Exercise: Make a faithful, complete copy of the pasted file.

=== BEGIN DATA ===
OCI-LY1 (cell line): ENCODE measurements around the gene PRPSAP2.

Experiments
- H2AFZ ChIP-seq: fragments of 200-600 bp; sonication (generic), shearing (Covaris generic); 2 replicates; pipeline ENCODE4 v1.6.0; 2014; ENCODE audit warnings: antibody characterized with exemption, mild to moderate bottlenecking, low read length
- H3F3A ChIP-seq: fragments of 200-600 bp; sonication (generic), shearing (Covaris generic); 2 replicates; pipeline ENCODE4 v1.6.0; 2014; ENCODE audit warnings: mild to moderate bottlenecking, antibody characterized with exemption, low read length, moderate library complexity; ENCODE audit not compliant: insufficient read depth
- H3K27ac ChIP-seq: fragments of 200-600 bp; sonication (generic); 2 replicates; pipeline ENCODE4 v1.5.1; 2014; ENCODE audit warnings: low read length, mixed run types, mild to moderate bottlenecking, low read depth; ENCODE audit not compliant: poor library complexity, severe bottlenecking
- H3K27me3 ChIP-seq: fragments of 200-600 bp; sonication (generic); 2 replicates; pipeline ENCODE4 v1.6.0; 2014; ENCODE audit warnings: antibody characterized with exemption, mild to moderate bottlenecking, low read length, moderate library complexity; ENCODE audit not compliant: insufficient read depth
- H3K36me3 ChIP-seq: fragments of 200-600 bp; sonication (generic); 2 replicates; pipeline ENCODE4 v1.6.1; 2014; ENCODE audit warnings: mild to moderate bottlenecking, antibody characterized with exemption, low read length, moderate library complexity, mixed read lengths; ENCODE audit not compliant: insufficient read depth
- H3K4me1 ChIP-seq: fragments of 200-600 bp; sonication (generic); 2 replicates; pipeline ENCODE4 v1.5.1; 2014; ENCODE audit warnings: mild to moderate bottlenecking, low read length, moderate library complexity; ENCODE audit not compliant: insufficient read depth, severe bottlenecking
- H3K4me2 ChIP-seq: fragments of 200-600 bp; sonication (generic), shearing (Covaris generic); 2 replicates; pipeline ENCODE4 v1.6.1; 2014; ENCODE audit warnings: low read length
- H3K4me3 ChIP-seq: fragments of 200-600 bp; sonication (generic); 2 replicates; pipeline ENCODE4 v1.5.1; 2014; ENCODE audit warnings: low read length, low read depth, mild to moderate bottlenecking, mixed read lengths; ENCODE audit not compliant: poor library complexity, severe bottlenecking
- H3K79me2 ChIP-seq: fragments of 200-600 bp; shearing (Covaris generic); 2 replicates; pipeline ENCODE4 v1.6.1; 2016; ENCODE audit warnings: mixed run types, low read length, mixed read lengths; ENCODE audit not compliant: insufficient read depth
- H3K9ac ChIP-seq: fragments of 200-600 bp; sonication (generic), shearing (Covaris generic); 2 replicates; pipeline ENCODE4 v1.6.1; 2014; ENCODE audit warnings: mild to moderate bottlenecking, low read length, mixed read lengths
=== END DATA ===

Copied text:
OCI-LY1 (cell line): ENCODE measurements around the gene PRPSAP2.

Experiments
- H2AFZ ChIP-seq: fragments of 200-600 bp; sonication (generic), shearing (Covaris generic); 2 replicates; pipeline ENCODE4 v1.6.0; 2014; ENCODE audit warnings: antibody characterized with exemption, mild to moderate bottlenecking, low read length
- H3F3A ChIP-seq: fragments of 200-600 bp; sonication (generic), shearing (Covaris generic); 2 replicates; pipeline ENCODE4 v1.6.0; 2014; ENCODE audit warnings: mild to moderate bottlenecking, antibody characterized with exemption, low read length, moderate library complexity; ENCODE audit not compliant: insufficient read depth
- H3K27ac ChIP-seq: fragments of 200-600 bp; sonication (generic); 2 replicates; pipeline ENCODE4 v1.5.1; 2014; ENCODE audit warnings: low read length, mixed run types, mild to moderate bottlenecking, low read depth; ENCODE audit not compliant: poor library complexity, severe bottlenecking
- H3K27me3 ChIP-seq: fragments of 200-600 bp; sonication (generic); 2 replicates; pipeline ENCODE4 v1.6.0; 2014; ENCODE audit warnings: antibody characterized with exemption, mild to moderate bottlenecking, low read length, moderate library complexity; ENCODE audit not compliant: insufficient read depth
- H3K36me3 ChIP-seq: fragments of 200-600 bp; sonication (generic); 2 replicates; pipeline ENCODE4 v1.6.1; 2014; ENCODE audit warnings: mild to moderate bottlenecking, antibody characterized with exemption, low read length, moderate library complexity, mixed read lengths; ENCODE audit not compliant: insufficient read depth
- H3K4me1 ChIP-seq: fragments of 200-600 bp; sonication (generic); 2 replicates; pipeline ENCODE4 v1.5.1; 2014; ENCODE audit warnings: mild to moderate bottlenecking, low read length, moderate library complexity; ENCODE audit not compliant: insufficient read depth, severe bottlenecking
- H3K4me2 ChIP-seq: fragments of 200-600 bp; sonication (generic), shearing (Covaris generic); 2 replicates; pipeline ENCODE4 v1.6.1; 2014; ENCODE audit warnings: low read length
- H3K4me3 ChIP-seq: fragments of 200-600 bp; sonication (generic); 2 replicates; pipeline ENCODE4 v1.5.1; 2014; ENCODE audit warnings: low read length, low read depth, mild to moderate bottlenecking, mixed read lengths; ENCODE audit not compliant: poor library complexity, severe bottlenecking
- H3K79me2 ChIP-seq: fragments of 200-600 bp; shearing (Covaris generic); 2 replicates; pipeline ENCODE4 v1.6.1; 2016; ENCODE audit warnings: mixed run types, low read length, mixed read lengths; ENCODE audit not compliant: insufficient read depth
- H3K9ac ChIP-seq: fragments of 200-600 bp; sonication (generic), shearing (Covaris generic); 2 replicates; pipeline ENCODE4 v1.6.1; 2014; ENCODE audit warnings: mild to moderate bottlenecking, low read length, mixed read lengths